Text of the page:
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    Croatians get cranky with diaspora vote

    tamaraplakalo     |      November 26, 2007

    Last weekend, Australians voted in another election — the Croatian one, causing some serious electoral crankiness abroad.

     

    As Australia strode into its first post-ALP-win Sunday, my eyes and ears opened to another election day, this one some 18,000 kilometres away – in Croatia.

     

    The said election was, in fact, not as far away as it may seem, given that Saturday was the day all dual citizens of Croatia in Australia could vote to keep the incumbent conservative Croatian Democratic Union (HDZ)-led government in power, or give the new mandate to its archrivals – the Social Democratic Party (SDP). For anyone who knows anything about the Croatian political environment, the previous sentence was a moment in a TV skit where audience should have been prompted to laugh.

     

    Let me explain. The eleventh electoral unit, also known as the diaspora vote, is what in Australian political terms would be described as a “safe seat”, no matter where its boundaries begin (Bosnia and Herzegovina), or where they end (New Zealand). Almost as one, they vote HDZ (the current election count has the HDZ diaspora vote at 76,53 per cent), with other conservatives and a few independents picking up the rest of the vote.

     

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    Win an annual subscription to BRW!

    olgabodrova     |      November 23, 2007

    Open Forum would like to hear your thoughts on the recently proposed National Innovation Policy (NIP), the national agenda for a more innovative Australia.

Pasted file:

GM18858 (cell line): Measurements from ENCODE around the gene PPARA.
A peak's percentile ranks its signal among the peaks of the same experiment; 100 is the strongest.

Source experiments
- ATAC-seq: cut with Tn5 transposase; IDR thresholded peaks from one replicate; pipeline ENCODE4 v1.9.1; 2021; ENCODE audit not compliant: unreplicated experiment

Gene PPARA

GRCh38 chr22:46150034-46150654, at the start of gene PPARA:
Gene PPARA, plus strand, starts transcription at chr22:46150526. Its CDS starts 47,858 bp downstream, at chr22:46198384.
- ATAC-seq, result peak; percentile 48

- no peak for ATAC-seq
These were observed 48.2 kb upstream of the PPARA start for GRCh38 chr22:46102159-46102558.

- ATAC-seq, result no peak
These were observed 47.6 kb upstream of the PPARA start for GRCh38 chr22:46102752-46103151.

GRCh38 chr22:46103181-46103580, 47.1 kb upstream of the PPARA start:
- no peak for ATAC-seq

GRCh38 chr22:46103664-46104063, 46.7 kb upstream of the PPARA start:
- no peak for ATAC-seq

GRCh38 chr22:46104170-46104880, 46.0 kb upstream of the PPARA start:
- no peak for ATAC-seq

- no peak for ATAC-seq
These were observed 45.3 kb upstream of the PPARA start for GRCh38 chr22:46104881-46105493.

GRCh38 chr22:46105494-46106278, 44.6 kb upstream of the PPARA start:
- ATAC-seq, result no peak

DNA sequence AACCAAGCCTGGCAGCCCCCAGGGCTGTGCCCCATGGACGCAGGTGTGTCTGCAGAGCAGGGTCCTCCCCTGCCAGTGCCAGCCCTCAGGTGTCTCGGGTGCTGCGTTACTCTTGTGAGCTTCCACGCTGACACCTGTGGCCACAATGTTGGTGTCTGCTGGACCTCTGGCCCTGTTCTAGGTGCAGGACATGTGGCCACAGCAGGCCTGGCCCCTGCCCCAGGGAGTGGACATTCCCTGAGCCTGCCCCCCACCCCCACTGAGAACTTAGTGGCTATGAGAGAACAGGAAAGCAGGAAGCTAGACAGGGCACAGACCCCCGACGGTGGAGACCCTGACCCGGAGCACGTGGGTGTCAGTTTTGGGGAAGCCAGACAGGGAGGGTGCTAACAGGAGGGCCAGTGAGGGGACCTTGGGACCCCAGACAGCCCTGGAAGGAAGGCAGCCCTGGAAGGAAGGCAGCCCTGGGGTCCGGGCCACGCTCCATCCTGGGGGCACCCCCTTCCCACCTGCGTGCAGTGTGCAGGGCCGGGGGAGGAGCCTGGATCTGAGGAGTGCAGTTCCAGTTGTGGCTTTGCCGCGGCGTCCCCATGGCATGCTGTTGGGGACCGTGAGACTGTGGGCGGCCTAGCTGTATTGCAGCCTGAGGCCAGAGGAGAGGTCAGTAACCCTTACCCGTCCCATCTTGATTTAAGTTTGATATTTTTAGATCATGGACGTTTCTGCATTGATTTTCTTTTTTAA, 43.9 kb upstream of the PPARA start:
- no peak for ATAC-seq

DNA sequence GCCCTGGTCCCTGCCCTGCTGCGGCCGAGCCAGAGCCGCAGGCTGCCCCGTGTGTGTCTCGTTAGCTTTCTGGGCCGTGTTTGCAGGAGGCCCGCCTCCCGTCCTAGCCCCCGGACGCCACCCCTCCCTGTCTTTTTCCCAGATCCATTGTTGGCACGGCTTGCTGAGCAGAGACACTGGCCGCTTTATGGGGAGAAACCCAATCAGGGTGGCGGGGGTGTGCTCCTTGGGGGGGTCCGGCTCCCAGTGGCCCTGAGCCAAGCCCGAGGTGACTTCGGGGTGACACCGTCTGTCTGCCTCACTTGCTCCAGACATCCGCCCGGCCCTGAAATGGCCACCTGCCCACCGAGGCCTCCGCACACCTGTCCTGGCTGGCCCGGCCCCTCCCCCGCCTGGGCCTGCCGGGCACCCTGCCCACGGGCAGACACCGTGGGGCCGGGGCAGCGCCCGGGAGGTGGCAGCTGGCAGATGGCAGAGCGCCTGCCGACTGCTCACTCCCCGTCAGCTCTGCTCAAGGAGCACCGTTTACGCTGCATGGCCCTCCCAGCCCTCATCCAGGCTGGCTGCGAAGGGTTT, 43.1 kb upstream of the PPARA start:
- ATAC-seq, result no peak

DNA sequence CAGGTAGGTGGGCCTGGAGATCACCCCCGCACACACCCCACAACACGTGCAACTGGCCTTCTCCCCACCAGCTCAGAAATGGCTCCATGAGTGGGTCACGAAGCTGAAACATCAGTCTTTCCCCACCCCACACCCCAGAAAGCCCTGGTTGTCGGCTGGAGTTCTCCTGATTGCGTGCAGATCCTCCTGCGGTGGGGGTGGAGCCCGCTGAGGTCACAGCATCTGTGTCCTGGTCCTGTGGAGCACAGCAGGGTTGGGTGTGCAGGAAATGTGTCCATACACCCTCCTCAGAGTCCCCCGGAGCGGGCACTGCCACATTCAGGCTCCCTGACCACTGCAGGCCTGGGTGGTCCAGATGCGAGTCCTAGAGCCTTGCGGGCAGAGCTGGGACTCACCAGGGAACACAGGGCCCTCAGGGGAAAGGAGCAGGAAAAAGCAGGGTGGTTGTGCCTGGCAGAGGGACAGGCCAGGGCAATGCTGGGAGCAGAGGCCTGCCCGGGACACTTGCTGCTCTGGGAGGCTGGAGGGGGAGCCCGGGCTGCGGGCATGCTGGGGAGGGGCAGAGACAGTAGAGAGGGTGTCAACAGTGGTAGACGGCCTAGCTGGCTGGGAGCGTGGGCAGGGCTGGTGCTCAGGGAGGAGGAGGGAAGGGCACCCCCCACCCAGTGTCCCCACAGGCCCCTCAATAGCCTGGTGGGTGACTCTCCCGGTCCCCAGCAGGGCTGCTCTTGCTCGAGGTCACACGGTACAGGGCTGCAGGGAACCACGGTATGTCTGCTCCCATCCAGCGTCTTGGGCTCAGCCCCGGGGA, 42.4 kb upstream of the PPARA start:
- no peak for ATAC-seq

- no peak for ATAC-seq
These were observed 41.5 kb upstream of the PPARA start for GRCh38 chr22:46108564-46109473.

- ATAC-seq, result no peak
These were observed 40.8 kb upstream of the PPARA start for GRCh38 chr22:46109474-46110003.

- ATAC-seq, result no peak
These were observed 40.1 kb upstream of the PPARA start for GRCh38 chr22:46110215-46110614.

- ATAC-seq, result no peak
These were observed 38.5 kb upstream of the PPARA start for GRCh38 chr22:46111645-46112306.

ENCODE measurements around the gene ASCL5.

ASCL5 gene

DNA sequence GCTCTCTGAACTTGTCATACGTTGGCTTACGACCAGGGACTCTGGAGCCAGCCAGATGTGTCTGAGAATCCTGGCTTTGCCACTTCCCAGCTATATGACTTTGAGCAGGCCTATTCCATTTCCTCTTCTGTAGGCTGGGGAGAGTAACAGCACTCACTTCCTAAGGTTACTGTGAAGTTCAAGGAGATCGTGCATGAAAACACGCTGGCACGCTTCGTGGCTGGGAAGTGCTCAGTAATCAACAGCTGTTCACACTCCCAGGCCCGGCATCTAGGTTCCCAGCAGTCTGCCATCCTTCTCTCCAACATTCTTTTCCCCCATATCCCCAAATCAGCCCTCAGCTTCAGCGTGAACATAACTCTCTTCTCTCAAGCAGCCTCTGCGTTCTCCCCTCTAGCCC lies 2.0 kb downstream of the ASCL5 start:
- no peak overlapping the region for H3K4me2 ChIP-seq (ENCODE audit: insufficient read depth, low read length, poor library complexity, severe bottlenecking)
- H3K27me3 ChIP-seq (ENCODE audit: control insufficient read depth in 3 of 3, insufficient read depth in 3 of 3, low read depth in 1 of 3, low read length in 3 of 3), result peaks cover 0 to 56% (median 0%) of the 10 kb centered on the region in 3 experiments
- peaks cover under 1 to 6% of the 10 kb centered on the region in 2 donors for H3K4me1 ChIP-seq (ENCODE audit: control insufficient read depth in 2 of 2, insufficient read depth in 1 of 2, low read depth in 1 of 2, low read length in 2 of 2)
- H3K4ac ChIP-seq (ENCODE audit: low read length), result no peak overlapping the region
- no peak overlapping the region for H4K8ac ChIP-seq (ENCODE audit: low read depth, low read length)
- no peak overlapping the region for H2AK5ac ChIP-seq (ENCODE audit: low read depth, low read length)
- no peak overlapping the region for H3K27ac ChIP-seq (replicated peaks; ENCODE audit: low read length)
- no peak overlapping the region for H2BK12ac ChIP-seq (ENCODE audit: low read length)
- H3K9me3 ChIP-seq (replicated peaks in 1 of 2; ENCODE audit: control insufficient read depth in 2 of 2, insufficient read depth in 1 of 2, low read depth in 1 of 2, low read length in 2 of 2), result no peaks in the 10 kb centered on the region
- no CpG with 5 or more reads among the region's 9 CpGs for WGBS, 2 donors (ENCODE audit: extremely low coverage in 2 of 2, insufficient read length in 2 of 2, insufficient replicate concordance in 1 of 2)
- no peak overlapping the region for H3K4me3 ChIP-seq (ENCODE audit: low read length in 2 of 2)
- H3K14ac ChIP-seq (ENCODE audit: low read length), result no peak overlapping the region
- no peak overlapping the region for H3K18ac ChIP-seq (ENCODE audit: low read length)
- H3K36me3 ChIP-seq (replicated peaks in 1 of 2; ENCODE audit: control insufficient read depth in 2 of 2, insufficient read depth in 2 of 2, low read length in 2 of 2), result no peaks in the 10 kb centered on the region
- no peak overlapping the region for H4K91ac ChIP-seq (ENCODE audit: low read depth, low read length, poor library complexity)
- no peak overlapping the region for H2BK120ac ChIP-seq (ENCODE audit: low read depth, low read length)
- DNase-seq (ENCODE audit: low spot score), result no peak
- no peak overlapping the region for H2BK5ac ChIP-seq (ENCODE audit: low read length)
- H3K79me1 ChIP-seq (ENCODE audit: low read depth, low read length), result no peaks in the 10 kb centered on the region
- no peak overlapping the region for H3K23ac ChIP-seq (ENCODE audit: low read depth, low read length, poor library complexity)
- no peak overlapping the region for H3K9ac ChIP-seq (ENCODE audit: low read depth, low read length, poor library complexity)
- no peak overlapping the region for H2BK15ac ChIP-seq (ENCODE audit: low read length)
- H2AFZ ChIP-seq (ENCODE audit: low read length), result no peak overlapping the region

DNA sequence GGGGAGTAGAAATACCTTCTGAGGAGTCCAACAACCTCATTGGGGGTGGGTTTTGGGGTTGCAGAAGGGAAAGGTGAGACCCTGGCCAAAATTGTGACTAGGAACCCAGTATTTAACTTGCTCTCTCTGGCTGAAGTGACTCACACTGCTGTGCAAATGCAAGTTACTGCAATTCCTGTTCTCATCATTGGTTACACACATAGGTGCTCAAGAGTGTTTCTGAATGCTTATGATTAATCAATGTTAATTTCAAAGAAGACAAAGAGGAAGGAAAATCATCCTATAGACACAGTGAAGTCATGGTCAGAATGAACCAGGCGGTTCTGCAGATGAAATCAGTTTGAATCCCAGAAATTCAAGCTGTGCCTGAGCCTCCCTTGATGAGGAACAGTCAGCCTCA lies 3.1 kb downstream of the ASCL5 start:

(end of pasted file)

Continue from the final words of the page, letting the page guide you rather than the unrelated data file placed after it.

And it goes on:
Have your say at our Topic of the Month, take part in our Innovation Survey or set your own agenda by writing a blog on an issue of interest to you – and you could win an annual subscription to BRW, Australia’s No 1 business magazine. We look forward to growing our informed debate project with your help!

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    Salvation through Innovation? Some thoughts on the Australian future under Rudd PM

    editor     |      November 22, 2007

    Steve Blume

    By Steve Blume 

     

     

    Throughout his leadership and in the election campaign Kevin Rudd has painted Labor as the Party of innovation and has asked that we contemplate a government that would encourage ‘fresh ideas’ under his ‘new leadership.

     

    Laudable notions these certainly are and admirable goals too, but at the overview level raised in the campaign they are motherhoods – who would ever disagree. 

     

    What sorts of actions might be taken by a Labor Government to ensure that Australia is positioned to move beyond our reliance on the current mining boom? How does a national government produce a substantive attitude change in all tiers of government to work co-operatively with the private sector and academia so that innovation is truly encouraged?